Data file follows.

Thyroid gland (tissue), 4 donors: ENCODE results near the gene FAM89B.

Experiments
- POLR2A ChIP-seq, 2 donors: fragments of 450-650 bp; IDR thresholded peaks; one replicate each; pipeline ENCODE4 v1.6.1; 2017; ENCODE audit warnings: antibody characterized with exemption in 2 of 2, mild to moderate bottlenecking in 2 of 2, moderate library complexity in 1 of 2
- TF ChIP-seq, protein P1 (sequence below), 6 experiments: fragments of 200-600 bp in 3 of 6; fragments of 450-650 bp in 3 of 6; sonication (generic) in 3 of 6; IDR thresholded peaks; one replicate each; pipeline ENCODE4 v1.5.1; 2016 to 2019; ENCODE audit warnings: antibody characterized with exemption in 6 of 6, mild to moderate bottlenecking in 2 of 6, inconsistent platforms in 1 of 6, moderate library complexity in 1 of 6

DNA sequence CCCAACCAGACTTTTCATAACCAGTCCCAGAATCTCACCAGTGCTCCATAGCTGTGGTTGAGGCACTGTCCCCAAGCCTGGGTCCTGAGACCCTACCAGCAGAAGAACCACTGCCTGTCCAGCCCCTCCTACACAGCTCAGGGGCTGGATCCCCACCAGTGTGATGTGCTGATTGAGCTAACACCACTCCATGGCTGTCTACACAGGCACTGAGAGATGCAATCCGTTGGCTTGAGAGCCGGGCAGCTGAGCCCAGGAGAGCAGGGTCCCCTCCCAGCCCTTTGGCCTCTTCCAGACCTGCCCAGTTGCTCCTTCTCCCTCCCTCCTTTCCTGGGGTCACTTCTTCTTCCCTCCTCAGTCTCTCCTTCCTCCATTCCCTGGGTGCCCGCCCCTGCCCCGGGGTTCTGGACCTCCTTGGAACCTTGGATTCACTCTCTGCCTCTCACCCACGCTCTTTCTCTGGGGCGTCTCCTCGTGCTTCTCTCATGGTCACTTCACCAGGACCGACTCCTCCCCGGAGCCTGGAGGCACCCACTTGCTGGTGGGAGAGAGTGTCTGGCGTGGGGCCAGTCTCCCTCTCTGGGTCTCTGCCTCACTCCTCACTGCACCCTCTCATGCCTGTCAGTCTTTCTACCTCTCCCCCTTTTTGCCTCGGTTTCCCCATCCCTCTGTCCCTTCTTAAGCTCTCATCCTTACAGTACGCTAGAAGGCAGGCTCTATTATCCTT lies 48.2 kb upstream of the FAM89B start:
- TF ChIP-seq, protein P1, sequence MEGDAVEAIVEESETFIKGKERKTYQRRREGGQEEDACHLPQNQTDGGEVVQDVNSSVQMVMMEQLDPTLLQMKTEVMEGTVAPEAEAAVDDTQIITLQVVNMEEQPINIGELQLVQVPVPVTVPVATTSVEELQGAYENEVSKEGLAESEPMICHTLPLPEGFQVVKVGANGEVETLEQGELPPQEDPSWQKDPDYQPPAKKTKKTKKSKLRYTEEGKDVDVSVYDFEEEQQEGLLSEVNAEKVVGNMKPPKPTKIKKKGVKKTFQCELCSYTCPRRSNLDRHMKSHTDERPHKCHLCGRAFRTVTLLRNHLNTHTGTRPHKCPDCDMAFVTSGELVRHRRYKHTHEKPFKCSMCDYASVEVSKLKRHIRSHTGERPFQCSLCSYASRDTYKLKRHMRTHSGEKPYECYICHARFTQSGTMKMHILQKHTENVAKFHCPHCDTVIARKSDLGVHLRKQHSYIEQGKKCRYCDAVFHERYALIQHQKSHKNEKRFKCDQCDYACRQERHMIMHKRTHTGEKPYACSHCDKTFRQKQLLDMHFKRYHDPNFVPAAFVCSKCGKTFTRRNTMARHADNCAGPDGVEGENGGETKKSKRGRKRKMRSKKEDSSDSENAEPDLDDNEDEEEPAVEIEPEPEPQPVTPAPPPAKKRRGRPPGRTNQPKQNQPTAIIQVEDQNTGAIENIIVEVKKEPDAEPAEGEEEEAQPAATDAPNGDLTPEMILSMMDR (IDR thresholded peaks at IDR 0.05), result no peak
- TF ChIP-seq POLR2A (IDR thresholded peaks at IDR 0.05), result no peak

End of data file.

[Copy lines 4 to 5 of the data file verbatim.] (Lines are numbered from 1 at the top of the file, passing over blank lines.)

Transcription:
- TF ChIP-seq, protein P1 (sequence below), 6 experiments: fragments of 200-600 bp in 3 of 6; fragments of 450-650 bp in 3 of 6; sonication (generic) in 3 of 6; IDR thresholded peaks; one replicate each; pipeline ENCODE4 v1.5.1; 2016 to 2019; ENCODE audit warnings: antibody characterized with exemption in 6 of 6, mild to moderate bottlenecking in 2 of 6, inconsistent platforms in 1 of 6, moderate library complexity in 1 of 6

DNA sequence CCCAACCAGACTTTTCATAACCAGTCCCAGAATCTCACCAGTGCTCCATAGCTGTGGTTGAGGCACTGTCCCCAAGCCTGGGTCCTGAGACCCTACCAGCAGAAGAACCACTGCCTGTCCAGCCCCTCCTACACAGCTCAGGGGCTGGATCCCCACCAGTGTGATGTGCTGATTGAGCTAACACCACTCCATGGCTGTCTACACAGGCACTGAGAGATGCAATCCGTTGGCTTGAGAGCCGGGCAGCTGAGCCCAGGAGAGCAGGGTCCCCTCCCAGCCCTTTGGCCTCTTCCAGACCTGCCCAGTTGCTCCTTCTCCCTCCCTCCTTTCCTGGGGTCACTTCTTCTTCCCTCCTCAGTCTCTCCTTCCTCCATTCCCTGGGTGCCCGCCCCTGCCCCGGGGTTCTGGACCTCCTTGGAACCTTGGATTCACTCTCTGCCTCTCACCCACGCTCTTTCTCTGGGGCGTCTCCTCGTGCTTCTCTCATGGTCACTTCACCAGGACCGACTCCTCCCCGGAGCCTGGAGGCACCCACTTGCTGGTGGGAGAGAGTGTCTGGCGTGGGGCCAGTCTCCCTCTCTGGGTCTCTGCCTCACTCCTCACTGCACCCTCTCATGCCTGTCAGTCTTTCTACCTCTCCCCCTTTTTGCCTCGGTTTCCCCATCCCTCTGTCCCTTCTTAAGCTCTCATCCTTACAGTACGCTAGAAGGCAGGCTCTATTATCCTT lies 48.2 kb upstream of the FAM89B start: